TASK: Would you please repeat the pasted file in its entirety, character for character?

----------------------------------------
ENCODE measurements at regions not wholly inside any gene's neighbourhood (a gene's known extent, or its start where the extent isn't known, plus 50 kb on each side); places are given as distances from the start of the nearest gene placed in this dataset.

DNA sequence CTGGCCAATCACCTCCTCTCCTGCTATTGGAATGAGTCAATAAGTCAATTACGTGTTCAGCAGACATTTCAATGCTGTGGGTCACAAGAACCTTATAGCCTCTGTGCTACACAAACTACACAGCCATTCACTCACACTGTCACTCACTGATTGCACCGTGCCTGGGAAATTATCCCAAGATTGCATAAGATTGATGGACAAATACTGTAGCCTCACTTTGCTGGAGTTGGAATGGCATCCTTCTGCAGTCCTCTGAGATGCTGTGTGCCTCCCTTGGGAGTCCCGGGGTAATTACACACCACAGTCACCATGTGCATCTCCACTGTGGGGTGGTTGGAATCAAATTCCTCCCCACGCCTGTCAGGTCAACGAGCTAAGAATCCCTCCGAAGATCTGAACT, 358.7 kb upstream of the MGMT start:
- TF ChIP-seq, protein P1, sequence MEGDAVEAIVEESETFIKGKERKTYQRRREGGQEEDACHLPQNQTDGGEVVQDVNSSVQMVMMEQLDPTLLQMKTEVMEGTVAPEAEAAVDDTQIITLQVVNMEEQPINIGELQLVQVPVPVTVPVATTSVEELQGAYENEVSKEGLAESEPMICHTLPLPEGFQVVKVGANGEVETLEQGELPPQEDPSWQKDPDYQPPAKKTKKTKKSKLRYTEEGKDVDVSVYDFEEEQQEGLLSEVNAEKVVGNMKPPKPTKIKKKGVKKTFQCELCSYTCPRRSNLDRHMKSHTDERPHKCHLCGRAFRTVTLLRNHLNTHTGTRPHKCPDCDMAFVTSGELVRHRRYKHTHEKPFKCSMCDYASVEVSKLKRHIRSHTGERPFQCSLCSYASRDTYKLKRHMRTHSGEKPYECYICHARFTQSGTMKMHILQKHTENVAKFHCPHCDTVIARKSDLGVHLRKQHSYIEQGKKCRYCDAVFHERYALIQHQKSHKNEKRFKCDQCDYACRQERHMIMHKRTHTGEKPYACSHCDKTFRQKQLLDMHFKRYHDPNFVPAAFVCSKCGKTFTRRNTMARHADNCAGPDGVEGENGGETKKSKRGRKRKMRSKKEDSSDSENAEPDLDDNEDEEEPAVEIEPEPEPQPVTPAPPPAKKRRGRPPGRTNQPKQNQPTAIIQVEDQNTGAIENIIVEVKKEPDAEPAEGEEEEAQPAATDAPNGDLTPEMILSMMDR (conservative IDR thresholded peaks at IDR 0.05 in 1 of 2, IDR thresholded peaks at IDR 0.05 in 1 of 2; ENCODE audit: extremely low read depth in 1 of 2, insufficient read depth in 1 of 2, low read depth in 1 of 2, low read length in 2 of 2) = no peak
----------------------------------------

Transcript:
ENCODE measurements at regions not wholly inside any gene's neighbourhood (a gene's known extent, or its start where the extent isn't known, plus 50 kb on each side); places are given as distances from the start of the nearest gene placed in this dataset.

DNA sequence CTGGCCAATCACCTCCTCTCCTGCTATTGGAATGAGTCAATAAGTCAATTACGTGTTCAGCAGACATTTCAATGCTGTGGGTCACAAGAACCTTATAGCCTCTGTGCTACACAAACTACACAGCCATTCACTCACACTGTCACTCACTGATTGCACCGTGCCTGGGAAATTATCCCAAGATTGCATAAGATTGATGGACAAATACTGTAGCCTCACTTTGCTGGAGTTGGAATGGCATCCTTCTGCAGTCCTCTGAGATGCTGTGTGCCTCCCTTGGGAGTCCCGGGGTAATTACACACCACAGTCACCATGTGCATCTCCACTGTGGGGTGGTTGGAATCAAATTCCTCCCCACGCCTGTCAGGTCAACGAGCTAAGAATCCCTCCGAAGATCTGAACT, 358.7 kb upstream of the MGMT start:
- TF ChIP-seq, protein P1, sequence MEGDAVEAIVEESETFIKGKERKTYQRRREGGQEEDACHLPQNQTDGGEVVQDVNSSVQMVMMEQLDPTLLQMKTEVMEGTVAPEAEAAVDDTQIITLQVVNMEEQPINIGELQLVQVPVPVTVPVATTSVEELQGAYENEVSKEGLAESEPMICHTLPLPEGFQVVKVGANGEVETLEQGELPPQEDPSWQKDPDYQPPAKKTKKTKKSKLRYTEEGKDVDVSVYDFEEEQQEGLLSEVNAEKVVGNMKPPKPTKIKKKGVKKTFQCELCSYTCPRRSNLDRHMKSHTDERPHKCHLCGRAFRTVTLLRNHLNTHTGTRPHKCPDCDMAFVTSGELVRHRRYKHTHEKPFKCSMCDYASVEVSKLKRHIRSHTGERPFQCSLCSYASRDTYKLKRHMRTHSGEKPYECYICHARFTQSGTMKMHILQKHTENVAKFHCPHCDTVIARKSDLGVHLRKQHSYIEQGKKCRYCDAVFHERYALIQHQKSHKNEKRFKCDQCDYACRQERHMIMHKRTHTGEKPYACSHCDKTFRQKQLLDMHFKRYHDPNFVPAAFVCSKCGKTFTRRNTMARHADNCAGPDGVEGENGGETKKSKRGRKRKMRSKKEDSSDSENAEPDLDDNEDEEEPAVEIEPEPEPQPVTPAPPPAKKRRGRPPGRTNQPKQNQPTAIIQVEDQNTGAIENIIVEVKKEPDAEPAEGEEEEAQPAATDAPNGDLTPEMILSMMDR (conservative IDR thresholded peaks at IDR 0.05 in 1 of 2, IDR thresholded peaks at IDR 0.05 in 1 of 2; ENCODE audit: extremely low read depth in 1 of 2, insufficient read depth in 1 of 2, low read depth in 1 of 2, low read length in 2 of 2) = no peak